On his solo debut album, Heartbreaker (2000), Ryan Adams seems to have pulled off the extremely difficult task of penning an instant classic: the wrenching drinking song "Come Pick Me Up." Even folks who were not particularly fans of his roots rock outfit Whiskeytown were won over by this one, a song that seamlessly mixes together a little humor and a heavier dose of wistful melancholy, and a rousing singalong chorus with stark, brooding verses. The song was co-authored by a friend, Van Alston, a mover and shaker in Raleigh, NC -- Adams' neck of the woods.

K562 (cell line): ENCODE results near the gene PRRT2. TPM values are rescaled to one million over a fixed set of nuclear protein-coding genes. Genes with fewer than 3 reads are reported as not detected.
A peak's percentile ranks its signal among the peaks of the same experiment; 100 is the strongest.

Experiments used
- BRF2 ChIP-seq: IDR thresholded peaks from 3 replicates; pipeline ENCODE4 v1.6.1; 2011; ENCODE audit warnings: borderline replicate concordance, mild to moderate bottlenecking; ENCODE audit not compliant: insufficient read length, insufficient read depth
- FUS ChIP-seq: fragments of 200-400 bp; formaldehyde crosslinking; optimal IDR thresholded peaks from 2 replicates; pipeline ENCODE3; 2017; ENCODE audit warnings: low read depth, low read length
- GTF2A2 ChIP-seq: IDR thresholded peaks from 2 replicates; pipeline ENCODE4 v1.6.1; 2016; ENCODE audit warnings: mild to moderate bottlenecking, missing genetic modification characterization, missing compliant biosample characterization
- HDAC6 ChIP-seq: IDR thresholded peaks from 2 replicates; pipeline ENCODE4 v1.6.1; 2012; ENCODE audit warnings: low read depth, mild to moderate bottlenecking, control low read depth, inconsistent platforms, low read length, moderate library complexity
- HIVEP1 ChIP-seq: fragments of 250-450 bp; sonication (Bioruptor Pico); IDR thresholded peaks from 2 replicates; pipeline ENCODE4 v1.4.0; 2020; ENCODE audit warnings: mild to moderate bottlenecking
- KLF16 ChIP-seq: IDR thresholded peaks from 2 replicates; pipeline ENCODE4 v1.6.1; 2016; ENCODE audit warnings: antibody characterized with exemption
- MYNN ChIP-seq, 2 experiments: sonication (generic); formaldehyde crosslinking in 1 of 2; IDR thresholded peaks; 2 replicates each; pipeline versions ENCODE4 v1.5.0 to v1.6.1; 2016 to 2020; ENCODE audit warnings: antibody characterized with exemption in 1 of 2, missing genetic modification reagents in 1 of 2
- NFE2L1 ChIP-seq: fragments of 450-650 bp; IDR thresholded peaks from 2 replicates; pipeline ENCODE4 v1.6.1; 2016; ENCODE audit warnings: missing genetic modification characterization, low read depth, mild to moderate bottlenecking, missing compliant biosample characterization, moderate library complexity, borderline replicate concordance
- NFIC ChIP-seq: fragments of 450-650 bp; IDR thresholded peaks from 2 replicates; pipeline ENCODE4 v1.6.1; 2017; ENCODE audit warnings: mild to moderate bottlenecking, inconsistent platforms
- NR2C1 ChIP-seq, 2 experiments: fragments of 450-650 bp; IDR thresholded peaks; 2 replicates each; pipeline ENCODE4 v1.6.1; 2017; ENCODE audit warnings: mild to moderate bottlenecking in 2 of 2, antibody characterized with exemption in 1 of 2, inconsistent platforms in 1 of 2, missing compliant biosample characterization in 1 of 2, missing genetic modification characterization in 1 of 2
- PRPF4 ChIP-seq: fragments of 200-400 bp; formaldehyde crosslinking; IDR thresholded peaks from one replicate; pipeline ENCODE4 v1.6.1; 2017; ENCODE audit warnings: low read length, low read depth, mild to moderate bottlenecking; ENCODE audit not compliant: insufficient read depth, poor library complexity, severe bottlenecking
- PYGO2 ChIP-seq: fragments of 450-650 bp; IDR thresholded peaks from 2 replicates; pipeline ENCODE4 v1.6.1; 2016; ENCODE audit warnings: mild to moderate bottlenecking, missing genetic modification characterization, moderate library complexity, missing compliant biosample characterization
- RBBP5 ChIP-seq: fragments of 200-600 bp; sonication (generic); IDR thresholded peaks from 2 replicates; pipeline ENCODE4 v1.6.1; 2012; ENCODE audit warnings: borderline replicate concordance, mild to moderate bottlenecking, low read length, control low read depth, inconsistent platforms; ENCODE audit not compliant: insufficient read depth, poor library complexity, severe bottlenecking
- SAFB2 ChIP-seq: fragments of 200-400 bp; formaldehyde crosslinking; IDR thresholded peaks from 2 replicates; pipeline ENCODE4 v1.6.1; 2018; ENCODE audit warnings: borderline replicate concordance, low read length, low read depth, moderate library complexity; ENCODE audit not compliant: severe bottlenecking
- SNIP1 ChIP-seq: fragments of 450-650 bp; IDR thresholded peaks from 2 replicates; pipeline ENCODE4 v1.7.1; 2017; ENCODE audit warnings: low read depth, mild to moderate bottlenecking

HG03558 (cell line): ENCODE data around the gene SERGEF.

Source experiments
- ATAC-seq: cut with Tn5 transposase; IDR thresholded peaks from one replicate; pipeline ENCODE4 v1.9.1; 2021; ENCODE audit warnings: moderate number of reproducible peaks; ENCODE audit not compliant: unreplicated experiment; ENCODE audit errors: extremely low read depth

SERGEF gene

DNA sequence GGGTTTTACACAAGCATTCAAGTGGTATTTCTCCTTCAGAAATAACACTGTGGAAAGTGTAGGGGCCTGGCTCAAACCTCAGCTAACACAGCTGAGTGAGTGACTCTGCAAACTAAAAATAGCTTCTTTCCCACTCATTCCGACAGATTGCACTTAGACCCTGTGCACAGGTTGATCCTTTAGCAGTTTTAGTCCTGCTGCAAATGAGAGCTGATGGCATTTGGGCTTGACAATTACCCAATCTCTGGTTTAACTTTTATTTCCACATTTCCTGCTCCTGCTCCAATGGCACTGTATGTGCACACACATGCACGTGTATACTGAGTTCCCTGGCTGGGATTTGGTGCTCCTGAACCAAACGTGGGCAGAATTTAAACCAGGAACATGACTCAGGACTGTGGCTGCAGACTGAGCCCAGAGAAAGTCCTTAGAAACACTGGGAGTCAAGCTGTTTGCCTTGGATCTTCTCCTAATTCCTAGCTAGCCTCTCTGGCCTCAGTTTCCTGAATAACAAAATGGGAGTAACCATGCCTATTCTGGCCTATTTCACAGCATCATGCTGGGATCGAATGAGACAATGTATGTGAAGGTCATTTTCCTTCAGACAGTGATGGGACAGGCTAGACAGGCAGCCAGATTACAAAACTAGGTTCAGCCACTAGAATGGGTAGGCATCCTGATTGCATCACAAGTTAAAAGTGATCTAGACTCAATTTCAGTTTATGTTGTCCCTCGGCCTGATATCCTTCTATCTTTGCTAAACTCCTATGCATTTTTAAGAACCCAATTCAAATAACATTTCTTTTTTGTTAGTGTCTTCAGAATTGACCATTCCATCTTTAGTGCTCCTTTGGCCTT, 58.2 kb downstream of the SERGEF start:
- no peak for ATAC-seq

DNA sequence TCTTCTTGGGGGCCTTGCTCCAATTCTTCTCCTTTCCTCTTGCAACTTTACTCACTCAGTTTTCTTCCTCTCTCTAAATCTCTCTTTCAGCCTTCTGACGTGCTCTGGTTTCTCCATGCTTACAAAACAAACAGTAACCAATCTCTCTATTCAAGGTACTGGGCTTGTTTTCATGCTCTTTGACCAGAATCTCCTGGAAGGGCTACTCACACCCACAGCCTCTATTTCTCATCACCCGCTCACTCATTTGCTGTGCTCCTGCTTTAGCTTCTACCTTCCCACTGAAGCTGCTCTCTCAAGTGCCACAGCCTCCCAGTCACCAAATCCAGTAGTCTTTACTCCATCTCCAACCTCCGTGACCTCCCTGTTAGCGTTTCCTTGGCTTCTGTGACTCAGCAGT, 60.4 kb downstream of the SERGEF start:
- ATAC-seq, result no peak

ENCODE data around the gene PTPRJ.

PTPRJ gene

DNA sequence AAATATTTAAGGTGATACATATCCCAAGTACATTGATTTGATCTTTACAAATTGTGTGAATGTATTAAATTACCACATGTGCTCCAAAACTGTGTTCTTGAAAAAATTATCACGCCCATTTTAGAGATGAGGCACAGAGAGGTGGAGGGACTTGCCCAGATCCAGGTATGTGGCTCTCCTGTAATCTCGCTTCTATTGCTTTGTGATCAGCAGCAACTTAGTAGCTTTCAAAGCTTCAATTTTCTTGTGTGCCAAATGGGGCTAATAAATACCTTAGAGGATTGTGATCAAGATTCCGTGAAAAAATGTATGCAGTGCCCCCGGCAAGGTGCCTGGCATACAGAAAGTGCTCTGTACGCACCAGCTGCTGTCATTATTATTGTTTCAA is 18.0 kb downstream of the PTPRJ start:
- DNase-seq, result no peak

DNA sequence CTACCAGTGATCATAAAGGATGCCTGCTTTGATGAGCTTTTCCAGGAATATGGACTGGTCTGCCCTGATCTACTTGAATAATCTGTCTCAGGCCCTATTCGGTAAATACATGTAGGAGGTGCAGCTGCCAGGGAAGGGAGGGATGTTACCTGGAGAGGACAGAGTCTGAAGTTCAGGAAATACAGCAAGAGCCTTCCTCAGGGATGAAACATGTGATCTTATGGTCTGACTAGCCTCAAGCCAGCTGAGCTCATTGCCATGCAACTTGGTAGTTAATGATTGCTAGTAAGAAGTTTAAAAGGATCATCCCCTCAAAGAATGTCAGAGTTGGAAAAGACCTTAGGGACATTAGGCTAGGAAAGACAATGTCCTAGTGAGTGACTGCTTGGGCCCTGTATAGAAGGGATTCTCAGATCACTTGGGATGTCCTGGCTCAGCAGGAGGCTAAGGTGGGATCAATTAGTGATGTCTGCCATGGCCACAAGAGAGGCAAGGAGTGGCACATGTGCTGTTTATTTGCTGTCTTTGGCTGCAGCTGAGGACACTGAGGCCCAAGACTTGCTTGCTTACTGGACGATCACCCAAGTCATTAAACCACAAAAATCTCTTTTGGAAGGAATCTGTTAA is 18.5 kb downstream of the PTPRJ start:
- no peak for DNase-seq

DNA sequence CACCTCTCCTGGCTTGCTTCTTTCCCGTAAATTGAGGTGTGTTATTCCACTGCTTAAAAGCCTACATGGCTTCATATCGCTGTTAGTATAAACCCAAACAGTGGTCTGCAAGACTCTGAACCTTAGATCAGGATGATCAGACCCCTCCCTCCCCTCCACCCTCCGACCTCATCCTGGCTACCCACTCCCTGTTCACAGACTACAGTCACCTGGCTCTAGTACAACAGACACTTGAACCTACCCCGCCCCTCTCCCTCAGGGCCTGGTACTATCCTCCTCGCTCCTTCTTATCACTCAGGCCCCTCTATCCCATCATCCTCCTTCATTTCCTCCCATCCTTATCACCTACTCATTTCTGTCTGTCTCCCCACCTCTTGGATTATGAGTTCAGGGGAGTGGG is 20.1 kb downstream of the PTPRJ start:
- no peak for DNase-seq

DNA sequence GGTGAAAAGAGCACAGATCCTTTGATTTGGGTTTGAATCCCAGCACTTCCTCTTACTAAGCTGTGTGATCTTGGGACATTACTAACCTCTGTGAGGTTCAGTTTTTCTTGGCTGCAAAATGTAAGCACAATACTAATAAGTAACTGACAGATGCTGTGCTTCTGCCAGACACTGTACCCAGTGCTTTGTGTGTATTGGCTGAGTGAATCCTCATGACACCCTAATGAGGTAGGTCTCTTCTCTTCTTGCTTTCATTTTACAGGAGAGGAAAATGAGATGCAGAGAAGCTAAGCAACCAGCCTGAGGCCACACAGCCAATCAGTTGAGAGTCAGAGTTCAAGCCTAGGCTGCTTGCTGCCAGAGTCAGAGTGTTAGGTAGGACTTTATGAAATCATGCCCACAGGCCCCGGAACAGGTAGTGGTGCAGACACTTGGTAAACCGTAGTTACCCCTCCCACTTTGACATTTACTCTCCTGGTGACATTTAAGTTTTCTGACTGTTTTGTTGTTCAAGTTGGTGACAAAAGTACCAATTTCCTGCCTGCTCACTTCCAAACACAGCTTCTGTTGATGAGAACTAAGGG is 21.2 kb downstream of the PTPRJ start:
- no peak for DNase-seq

Produced by musician/producer Ethan Johns, son of legendary producer Glyn Johns, the sounds are classic country-rock: acoustic guitar, B-3 organ, crisp drums, banjo, and wailing harmonica. Over the rootsy musical arrangement that brings to mind vintage Rolling Stones, Bob Dylan, the Band, and Neil Young, Adams sings in a bruised voice the opening lines of the verse: "When they call your name/Will you walk right up/With a smile on your face/Will you cower in fear/In your favorite sweater/With an old love letter." The verses have a quietude and resolved sadness with an appeal unto themselves. Adams delivers the lines as with a sigh, a beaten-down weariness taking hold, as if barely able to summon the required energy. But the chorus -- with Kim Richey singing a lovely harmony -- is the song's major hook, musically and lyrically: "Come pick me up/Take me out/F*** me up/Steal my records/Screw all my friends/Behind my back/With a smile on your face/And then do it again." Clearly the hangdog narrator has picked the wrong woman for himself, but he's caught in that proverbial trap. But Adams taps into a deep sense of pathos; the self-deprecation and bitter fatalism of the narrator draw you in, as everyone has been there. As with Steve Earle, Adams, with a seeming effortlessness, blends simmering rage, frustration, depression, loneliness, and levity on the chorus --making songwriting look easy. Though at first glance Adams appears to ape his heroes, he in fact strives for nothing less to be regarded alongside them.